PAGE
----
When the Italian social scientist Vilfredo Pareto observed the political revolutions and machinations by which presidents are overthrown and regimes fall and rise, he coined a phrase which has entered the lexicon of political sociology. His ‘circulation of elites’ – the notion that, in government, there is a superior ‘class’ of people who ensure the perpetuation of their morality and the propagation of a certain ideology – was not new: it had its philosophical genesis in Plato’s elite guardians of the state which he termed ‘philosopher kings’ – those who govern essentially because they know what’s best for the common people. It is the totalitarian pursuit of social engineering to ensure that government should never be exercised by those who are considered ‘unsuitable’ or in some sense ‘unqualified’.
“By the circulations of elites,” Pareto wrote, “the governing elite is in a state of continuous and slow transformation. It flows like a river, and what it is today is different from what it was yesterday. Every so often, there are sudden and violent disturbances. The river floods and breaks its banks. Then afterwards, the new governing elite resume again and slow process of self-transformation. The river returns to its bed and once more flows freely on.”
Jeremy Corbyn may or may not be about to get has hands on the Labour’s levers of power: voting has only just begun, and we are months or years away from learning what a Corbyn government might look like in terms of its social, economic and political priorities. But one thing has already been decided by the political elite: Jeremy Corbyn is not ‘suitable’ to lead the Labour Party, and not ‘qualified’ to lead the country.
Let us set aside his overtures to Hezbollah and his cultic zeal to establish a New World Order: in intelligence, political skill, social concern and mental capacity, Jeremy Corbyn is, of course, manifestly ‘qualified’ to lead both Labour and the country. You may not agree with some of his policies or approve of some of his friends, but, to quote CJ, he didn’t get where he is today by not spotting an opportunity when one presents itself. The problem, of course, is that he’s “not one of us”. That is, he’s not an enlightened, neo-liberal, Third-Way, ecumenical, pro-EU New-Labourite: he is disjunctive and schismatic. And so, in order to ensure the perpetuation of their superior political philosophy, Labour’s philosopher kings are plotting and scheming to ensure that the residues of Old Labour socialism may not be revived.
Yvette Cooper, Andy Burnham and Liz Kendall are gifted, eloquent, flexible and shrewd, but they lack fidelity to any principle other than the pre-ordained pattern decreed by the elite. Jeremy Corbyn has his own faith and ideology: his loyalty is to his principle; his solidarity is with his people. He cares nothing for hierarchy, establishment privilege or the Euro-elites from whom and by whom all things are made and all progress defined. His mind and heart are with the non-elites, the governed, for whom democracy is the only safety valve between civil peace and social revolution.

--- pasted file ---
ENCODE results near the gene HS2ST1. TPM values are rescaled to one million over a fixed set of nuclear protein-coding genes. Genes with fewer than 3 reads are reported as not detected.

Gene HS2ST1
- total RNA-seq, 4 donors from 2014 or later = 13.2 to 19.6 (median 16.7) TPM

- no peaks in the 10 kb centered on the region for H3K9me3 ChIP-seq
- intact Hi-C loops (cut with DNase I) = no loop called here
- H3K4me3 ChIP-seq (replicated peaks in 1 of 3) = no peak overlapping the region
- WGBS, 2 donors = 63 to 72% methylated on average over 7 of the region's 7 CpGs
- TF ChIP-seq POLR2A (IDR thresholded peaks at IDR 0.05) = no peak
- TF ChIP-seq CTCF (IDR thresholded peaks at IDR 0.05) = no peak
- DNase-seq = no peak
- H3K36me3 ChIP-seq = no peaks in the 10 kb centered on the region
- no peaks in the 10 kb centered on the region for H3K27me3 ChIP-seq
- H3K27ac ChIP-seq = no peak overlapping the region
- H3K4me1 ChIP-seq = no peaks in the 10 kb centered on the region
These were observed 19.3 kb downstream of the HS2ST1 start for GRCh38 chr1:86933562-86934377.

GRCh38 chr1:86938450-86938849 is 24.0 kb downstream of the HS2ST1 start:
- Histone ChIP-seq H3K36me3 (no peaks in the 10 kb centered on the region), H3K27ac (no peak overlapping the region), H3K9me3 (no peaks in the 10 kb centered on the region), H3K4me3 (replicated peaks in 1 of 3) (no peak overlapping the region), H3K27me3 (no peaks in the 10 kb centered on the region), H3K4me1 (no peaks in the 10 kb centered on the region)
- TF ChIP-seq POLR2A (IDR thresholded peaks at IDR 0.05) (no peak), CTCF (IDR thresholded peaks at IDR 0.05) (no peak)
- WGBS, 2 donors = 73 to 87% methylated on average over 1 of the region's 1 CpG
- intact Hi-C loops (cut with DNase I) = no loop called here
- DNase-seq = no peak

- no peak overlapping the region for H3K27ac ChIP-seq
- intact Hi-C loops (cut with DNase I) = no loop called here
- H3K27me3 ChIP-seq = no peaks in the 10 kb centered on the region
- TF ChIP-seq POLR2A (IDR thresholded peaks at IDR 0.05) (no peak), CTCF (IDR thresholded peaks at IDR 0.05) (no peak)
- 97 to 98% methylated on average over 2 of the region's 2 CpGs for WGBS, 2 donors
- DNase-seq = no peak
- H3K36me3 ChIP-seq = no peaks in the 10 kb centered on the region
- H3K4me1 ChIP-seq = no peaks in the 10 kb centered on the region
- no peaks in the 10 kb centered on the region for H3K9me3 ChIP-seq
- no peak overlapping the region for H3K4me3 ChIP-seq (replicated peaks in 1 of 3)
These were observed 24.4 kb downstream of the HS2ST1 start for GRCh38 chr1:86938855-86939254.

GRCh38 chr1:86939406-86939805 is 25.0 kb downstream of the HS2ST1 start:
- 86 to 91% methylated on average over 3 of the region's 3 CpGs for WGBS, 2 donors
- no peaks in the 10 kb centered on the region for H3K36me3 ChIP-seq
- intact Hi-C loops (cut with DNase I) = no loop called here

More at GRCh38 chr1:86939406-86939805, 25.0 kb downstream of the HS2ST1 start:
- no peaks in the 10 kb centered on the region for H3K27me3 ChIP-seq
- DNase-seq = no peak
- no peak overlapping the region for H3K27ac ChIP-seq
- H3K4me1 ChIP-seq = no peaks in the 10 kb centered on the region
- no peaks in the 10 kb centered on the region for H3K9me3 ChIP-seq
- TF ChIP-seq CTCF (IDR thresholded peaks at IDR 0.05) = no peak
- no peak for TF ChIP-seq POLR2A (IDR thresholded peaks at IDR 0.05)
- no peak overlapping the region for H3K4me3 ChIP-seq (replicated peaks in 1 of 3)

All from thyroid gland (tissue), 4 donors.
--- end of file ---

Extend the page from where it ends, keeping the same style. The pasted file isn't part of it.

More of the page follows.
Even out of government, Peter Mandelson remains one of the governing elite. He has been in circulation (and re-circulation) for two decades: his teleological task is to resist the undesired infiltration which might lead to philosophical revolution. His psychology is impeccable; his morality unimpeachable; his dogma infallible. To him, Jeremy Corbyn belongs to a lower stratum; not simply one of decaying dogma and the residues of ignorance, but one which offends against all that is good, noble, righteous and pure.
And so the self-perpetuating elite circle around Corbyn like vultures around a corpse. He is not dead, but they will do all that is within their power to smother him and quench the hope that he represents for millions of true, sincere, devout socialists. As Cooper, Burnham and Kendall decline in significance, Baron Mandelson of Foy and Hartlepool will conspire with other elites either to nullify the election or reject the result. It is his special cunning and prerogative power, for he is the venerable elite, and so must ensure that the old elite is replaced by a new elite – by force, if his cleverness and cunning come to nothing.
Pareto observed that “History is the graveyard of Aristocracy”. The Athenian aristocrats have nothing on Labour’s oligarchs. The rightful heirs and successors were chosen long ago, and the deluded masses had just better get used to it.